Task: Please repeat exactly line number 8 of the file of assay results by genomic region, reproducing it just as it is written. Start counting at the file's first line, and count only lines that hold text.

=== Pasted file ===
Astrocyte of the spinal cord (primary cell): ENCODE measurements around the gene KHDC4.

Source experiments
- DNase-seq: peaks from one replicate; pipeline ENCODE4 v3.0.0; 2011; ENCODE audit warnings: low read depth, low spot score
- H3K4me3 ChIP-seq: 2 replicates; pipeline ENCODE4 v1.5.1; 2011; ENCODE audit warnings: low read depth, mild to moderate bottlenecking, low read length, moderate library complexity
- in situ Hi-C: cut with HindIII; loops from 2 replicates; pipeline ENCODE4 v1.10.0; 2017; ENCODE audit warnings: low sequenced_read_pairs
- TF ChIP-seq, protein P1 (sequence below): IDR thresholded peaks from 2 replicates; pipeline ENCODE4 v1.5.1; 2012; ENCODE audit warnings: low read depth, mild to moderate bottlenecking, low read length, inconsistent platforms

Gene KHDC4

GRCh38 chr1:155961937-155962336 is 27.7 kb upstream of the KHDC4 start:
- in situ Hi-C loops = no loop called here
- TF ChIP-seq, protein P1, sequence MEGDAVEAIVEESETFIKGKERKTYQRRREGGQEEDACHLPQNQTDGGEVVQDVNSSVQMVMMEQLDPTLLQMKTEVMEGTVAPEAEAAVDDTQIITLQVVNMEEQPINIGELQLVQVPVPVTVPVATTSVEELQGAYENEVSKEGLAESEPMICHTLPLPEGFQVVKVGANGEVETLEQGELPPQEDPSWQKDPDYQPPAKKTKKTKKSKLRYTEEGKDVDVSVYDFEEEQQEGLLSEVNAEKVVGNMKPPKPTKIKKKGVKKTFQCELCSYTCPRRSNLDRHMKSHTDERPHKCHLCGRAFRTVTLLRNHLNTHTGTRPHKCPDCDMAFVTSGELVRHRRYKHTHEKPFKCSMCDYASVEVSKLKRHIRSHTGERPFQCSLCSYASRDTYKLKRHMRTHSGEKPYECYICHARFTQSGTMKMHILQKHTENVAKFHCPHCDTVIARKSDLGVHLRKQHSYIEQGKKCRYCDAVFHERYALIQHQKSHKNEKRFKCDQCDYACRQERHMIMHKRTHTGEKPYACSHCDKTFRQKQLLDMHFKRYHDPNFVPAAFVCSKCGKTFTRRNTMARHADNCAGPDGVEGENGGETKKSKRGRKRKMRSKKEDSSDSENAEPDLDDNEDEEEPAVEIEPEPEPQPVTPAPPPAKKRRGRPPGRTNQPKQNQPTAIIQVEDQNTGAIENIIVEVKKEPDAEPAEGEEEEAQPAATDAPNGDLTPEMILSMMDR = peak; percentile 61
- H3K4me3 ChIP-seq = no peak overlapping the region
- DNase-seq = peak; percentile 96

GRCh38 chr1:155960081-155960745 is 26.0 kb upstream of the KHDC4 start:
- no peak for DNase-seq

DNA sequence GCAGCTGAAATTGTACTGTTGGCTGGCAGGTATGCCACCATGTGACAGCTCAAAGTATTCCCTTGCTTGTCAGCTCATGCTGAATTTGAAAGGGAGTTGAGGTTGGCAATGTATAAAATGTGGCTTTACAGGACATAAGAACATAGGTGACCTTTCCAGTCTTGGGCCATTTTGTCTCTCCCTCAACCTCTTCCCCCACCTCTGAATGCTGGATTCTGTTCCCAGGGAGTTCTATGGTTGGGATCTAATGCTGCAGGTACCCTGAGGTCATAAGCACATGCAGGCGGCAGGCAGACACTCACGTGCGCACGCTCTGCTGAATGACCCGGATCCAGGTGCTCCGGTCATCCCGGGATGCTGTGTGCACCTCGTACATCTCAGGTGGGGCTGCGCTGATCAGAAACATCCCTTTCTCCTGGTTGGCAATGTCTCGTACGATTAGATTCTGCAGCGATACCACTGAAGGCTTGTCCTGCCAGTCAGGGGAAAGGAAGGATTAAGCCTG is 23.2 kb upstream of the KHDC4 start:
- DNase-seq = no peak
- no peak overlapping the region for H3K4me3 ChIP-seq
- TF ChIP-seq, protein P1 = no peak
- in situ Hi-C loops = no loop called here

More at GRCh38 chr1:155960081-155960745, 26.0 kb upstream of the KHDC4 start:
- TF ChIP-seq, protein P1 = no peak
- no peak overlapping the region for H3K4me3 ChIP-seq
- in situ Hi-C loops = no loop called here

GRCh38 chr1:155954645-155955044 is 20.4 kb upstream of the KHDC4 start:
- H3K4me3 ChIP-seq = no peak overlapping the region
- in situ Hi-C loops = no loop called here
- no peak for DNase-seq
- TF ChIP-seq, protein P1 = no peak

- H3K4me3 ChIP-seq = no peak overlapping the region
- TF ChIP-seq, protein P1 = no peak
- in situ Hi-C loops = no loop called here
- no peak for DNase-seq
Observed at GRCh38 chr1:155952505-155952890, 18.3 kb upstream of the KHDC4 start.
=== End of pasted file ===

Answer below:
GRCh38 chr1:155961937-155962336 is 27.7 kb upstream of the KHDC4 start: